This briefing looks at the thematic review of retail investment advice published by the Financial Conduct Authority (FCA) in December 2014. The review was part of the FCA’s ongoing study of the impact of the Retail Distribution Review (RDR) on adviser charging and services for retail investments.


This is the third and final cycle of review by the FCA into the implementation of the RDR across firms and had two main aims:

  • to assess how firms are charging for advice and how they are providing information about charges to consumers; and
  • to look at the wider impact of RDR on firms’ business models, in particular around the provision of ongoing services.

In this briefing, we also look at some of the findings and the implications of another recent report commissioned by the FCA relating to adviser charging.


Adviser charges

At the second stage of its ongoing post-RDR thematic review, the FCA was highly critical of the failure by firms to comply with the new adviser charging rules. At that stage, some conduct was found to be “unacceptable” (see the link to the TR 14/6 report in the table at the foot of this briefing). However, the stage 3 report published in December 2014 has a more positive tone.

The FCA reported improvements in the information being provided to consumers about charges and highlighted the increased number of firms using ‘cash terms’ to provide clarity about their charging structures.

However, other work commissioned by the FCA indicates that there remains a good deal of confusion amongst some consumers about charges: see the link to the NMG Consulting report below. For example, 29% of consumer purchasers of regulated advice said that “the organisation they purchased through received commission”. A further 20% “did not believe they had paid a fee, nor that the organisation they purchased through received commission.”

The report goes on to state: “Assuming firms are compliant, neither of these statements can be accurate, if the consumers in question did in fact receive regulated advice. It is possible either that they did not receive regulated financial advice but believe that they did, or that they received advice but did not appreciate that they were directly paying for this advice.”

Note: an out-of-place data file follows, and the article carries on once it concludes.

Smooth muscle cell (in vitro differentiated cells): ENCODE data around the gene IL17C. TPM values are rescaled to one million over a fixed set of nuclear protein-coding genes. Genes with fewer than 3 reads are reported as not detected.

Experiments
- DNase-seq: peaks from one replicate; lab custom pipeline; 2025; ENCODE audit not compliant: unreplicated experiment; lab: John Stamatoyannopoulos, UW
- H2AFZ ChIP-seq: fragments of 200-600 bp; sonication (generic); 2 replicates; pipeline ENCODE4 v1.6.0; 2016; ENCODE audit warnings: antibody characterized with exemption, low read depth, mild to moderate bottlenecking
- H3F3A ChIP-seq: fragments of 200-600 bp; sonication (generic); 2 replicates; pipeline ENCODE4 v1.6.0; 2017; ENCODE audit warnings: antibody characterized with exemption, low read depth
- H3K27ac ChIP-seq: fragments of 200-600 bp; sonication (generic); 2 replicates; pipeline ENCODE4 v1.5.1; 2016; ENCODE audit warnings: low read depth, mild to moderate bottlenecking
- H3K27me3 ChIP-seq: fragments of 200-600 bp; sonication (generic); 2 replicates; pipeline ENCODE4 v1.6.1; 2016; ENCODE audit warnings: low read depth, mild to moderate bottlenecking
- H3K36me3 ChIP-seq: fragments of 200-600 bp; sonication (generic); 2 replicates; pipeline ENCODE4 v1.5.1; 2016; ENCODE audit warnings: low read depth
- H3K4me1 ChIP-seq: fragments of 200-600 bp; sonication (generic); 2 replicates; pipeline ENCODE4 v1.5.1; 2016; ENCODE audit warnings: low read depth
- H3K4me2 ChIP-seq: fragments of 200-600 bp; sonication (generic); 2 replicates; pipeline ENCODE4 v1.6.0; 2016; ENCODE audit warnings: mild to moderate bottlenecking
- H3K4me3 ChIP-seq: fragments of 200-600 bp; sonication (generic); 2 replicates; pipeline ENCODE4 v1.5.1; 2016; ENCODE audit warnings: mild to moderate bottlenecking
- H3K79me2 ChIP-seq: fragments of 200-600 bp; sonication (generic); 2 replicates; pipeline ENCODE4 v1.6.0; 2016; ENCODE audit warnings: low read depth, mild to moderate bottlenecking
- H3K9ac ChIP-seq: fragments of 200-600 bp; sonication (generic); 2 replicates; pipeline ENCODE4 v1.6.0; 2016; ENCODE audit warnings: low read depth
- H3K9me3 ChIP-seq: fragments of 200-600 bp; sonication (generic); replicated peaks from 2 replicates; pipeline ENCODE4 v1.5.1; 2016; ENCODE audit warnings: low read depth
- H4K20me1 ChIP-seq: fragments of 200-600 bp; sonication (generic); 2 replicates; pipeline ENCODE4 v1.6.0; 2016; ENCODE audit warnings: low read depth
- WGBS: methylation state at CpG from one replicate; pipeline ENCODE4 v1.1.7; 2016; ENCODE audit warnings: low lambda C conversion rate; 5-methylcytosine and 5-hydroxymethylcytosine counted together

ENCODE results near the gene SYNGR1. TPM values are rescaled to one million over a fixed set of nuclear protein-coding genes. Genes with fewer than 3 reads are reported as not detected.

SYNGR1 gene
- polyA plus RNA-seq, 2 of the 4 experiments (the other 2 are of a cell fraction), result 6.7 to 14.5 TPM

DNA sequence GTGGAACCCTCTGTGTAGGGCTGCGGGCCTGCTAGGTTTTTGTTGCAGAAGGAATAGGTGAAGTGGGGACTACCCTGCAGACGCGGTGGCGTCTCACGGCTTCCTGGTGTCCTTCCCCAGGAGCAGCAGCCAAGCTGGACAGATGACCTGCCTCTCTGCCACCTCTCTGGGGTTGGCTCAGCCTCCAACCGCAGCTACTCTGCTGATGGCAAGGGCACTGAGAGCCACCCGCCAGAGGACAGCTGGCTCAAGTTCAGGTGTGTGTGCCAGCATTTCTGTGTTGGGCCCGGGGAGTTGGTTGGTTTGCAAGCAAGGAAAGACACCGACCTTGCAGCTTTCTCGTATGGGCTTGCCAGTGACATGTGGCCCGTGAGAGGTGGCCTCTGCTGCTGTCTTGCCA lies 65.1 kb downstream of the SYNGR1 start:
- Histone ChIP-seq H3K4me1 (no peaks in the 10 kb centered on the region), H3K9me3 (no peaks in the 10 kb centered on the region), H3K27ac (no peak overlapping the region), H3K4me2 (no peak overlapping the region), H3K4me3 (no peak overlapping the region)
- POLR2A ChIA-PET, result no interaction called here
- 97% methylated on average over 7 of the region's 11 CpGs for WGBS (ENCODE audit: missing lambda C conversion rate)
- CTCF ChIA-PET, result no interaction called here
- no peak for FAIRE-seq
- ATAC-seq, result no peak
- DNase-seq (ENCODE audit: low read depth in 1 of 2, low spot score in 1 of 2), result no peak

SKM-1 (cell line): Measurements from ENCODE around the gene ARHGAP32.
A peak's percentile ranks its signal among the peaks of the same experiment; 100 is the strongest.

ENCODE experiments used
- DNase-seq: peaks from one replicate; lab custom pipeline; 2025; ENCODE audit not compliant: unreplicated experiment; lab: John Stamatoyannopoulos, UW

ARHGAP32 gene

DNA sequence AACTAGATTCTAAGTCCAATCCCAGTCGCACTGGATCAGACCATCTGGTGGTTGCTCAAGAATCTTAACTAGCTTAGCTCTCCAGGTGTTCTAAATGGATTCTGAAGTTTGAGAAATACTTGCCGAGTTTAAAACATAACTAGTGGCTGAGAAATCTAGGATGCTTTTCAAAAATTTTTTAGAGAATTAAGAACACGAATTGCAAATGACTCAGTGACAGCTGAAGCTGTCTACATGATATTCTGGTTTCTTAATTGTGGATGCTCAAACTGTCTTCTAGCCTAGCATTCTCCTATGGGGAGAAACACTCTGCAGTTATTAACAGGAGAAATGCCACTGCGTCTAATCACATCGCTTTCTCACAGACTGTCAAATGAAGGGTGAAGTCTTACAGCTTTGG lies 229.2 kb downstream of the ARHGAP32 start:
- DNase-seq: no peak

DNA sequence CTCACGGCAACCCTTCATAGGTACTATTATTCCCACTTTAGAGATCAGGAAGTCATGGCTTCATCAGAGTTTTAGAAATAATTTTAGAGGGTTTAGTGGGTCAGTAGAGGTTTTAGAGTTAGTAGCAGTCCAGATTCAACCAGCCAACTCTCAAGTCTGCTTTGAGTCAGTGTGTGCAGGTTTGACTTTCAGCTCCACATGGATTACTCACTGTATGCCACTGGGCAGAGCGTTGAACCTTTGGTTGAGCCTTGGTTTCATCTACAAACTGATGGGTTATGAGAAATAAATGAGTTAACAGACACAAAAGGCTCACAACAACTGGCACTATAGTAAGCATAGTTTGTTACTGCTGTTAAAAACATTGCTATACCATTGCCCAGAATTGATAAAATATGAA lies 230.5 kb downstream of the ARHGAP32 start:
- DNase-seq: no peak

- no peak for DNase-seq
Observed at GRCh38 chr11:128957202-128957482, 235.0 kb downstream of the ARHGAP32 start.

Either way, there remains scope for improvement. The FCA acknowledges these difficulties and continues to emphasise the need for clarity of communication around charges.

Impact on business models

Greater transparency of charges post-RDR continues to pose challenges for firms’ business models.

The FCA’s overall findings are that, since the implementation of the RDR, the provision of ongoing services by advisers has become an important and valued part of their advisory role.

Whilst valuing the ongoing support, consumers were often unclear on the costs involved. The report encourages firms to be clearer about their charges for such support.

The overall message from the report is that consumers appear to value the ongoing support and advice of a trusted professional and are happy to pay for that service so firms should feel confident in charging fees and in communicating those costs to consumers.

The FCA review encourages firms to be more confident in setting out their fees for advice and valuing their services.

From a regulatory perspective, the way in which firms might charge for this advice and ensuring that consumers still get value for money will be the continuing focus for the FCA.

The review is critical of firms where the provision of ongoing services is:

  • not linked to the profile of the client or the nature of their investment;
  • inclusive of services which are not of use to the client; or
  • charged as a percentage of the investment which does not reflect the work involved or an analysis of the wider resources and infrastructure required to offer that service.

What should firms look out for?

The FCA is continuing to take a proactive approach to ensuring RDR is being implemented correctly. As evidence of this approach, it referred one firm to their Enforcement and Financial Crime team for failings uncovered in the process of the thematic review.

In the light of this report, firms giving retail investment advice should consider:

  • whether the basis of any charges is communicated clearly and fairly to customers
  • whether there are any charges not described in ‘cash terms’ in the information they provide to clients, particularly with regard to any ongoing services
  • how they calculate charges for ongoing services and whether this represents value for money to the consumer as well as being part of a sustainable business model for the firm.

Looking forward

The review emphasises that although the preliminary 3  stage review post RDR is complete, the FCA will continue to supervise firms and use their regulatory powers to ensure that consumers have access to clear and transparent information about their investments.

Click here to view the table